It's a circular argument. Institutions (like that of marriage) embody the fundamental principles which then work back into the psyche of people because they so reflect the fundamentals in the psyche.

In fact some social anthropologists following on said that the exchange of wives was the exchange of communication, just as all exchange is ultimately communication (Leach, and Leach's student Yalman stated this, though Leach was interested in who was doing the communicating in specific societies. Leach also placed exchanges in their socio-economic context.). The fundamental is communication, it is in the end about language, linguistic structure, the mind. An indication of binary opposition is in the opposites of nature and culture, though as Derrida states this opposition is rendered somewhat meaningless by introducing a concept of the scandal! (Derrida, 1966).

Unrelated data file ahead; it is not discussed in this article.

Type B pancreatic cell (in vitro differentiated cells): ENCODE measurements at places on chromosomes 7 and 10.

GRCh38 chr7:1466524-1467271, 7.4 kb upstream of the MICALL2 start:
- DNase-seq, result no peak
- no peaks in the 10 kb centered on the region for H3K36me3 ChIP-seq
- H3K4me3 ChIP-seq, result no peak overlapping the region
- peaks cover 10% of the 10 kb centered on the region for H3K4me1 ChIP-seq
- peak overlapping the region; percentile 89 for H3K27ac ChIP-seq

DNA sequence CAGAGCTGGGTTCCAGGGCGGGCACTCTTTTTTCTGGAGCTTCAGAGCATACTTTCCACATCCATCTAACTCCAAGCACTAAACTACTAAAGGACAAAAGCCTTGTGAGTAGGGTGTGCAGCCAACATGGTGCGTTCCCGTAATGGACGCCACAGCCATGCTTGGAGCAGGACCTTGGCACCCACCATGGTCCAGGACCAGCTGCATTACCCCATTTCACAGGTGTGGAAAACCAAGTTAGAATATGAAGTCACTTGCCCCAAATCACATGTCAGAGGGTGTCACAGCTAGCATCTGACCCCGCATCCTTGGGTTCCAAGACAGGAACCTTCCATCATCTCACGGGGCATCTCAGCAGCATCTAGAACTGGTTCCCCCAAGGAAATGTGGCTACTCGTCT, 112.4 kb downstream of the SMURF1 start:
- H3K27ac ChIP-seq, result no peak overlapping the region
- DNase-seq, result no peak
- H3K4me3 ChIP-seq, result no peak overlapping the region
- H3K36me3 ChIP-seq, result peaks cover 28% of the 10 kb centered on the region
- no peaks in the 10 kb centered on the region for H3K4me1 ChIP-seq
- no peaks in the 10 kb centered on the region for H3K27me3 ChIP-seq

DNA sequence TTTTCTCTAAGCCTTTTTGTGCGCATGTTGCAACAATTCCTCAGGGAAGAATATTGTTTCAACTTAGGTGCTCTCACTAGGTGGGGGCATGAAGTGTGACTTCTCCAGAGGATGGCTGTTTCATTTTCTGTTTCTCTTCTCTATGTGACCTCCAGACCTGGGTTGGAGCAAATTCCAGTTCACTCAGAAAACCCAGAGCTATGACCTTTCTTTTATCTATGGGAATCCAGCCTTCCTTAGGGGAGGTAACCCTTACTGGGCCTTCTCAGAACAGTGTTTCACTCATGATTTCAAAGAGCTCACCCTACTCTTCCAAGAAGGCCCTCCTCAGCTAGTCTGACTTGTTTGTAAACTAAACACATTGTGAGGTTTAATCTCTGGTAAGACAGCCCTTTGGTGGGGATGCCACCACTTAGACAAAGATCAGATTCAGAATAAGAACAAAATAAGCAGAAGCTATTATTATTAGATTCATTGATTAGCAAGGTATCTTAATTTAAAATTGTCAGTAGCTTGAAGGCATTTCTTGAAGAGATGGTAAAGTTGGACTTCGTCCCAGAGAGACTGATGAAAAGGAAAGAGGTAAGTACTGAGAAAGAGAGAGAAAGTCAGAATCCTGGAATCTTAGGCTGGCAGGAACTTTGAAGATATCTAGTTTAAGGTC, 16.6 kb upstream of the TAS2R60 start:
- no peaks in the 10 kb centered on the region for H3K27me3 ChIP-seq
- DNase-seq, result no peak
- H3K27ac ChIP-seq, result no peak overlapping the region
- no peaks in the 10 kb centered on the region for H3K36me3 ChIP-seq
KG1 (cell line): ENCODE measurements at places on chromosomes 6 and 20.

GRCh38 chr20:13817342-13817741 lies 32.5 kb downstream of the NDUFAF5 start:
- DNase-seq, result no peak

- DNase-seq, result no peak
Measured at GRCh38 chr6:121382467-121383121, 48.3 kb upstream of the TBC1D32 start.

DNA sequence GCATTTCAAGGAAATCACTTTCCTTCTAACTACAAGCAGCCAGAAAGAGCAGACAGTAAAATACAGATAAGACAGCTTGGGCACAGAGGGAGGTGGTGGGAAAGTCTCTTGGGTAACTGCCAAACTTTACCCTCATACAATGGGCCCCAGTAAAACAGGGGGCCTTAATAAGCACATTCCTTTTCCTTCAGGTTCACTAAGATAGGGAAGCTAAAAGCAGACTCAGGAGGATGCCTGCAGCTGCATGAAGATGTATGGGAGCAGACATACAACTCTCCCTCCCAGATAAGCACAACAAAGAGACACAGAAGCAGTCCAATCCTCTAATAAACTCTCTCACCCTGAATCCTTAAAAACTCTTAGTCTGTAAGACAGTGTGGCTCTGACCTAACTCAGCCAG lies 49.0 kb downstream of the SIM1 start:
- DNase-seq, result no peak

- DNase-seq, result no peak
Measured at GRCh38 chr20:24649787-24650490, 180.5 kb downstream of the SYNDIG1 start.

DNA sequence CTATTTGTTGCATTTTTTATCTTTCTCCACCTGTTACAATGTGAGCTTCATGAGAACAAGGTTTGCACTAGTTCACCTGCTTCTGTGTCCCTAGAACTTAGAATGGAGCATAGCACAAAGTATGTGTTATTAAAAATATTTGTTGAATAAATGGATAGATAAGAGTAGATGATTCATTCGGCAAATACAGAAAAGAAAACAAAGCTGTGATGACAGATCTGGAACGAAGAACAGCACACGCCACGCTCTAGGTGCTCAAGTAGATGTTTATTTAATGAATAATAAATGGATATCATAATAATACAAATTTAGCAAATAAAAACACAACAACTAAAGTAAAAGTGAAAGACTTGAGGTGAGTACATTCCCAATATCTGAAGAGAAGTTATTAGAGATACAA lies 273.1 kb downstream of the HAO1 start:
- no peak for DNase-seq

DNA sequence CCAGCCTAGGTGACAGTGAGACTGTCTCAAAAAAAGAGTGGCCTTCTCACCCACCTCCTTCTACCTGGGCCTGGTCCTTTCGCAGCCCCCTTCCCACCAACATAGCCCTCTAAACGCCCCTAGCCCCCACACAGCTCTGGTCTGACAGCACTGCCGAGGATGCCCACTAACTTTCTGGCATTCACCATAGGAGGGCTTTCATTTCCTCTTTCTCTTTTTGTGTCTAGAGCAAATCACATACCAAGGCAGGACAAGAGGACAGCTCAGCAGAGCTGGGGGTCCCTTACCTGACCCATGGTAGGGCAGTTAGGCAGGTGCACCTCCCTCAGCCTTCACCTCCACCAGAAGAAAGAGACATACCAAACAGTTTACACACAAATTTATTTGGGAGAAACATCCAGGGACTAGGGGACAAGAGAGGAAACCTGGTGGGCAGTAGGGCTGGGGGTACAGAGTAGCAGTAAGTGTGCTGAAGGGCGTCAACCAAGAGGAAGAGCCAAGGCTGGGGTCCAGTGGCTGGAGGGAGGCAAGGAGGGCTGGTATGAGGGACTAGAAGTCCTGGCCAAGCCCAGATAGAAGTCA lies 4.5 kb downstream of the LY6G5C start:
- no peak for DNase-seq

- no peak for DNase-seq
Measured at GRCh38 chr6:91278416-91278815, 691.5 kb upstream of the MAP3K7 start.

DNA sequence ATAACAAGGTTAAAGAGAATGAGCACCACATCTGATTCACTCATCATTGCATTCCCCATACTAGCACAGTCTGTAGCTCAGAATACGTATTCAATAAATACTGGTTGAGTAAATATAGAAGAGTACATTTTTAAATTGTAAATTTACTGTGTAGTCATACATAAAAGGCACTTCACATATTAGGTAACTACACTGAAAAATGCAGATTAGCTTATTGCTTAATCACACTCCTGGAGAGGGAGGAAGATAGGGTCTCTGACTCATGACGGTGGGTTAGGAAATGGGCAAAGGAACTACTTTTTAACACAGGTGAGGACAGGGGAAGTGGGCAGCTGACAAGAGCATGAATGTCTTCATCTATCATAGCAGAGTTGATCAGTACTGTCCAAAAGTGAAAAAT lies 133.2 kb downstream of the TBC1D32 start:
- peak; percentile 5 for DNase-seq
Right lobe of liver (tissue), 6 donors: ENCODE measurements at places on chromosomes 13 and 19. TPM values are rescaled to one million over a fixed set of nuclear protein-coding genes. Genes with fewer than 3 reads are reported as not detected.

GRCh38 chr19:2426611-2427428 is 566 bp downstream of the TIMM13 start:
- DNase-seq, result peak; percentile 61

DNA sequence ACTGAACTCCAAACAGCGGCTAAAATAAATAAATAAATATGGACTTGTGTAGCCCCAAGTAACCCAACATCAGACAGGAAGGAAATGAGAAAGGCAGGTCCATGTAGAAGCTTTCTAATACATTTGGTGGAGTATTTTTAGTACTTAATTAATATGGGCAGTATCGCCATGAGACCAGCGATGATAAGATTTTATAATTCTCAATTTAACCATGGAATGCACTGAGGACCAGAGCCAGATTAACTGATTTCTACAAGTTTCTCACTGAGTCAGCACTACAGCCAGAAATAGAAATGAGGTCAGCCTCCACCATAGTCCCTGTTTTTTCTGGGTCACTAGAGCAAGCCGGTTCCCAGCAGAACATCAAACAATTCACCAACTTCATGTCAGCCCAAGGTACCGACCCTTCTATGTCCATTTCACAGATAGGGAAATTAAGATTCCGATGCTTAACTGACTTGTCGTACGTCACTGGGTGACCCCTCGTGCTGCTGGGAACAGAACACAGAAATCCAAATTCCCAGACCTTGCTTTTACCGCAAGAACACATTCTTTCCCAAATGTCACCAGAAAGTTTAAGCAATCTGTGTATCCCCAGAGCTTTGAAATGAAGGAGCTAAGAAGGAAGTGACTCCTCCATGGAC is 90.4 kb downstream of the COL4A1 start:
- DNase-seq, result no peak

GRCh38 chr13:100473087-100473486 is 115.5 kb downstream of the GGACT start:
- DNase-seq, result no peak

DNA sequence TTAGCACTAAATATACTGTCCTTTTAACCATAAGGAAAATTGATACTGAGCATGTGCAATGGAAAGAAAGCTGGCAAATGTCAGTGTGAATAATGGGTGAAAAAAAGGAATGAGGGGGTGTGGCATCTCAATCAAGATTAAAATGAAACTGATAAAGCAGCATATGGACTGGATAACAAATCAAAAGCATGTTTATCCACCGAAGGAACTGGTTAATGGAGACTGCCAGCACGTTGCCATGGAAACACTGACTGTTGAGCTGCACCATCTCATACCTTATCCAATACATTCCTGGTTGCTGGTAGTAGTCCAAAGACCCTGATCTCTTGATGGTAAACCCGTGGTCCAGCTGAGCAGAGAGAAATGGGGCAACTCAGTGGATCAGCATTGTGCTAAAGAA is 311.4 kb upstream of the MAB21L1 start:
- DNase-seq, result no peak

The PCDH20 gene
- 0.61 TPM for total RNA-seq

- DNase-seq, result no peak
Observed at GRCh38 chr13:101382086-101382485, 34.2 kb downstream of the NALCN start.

Of course the question is, how much if any of this is true? Is it not a "fallacy" (Overing, Rapport, 2000, 38) to posit that a classification comes first? Is this in any sense provable? Is it a way of trying to make social anthropology, the most literate and artistic (the researcher's eye view, its essay writing, reducing masses of notes down to a meaningful narrative) of social sciences, scientific? Is it not the case that rather than these fundamentals appearing through various outward manifestations that we rather creatively classify on to various areas of social reality. The act of classifying to make sense comes from our own psychological need and requirement to develop culture and communicate (shared understandings). Furthermore these classifications are many and varied, according to how matters want to be ordered, communicated and sense made.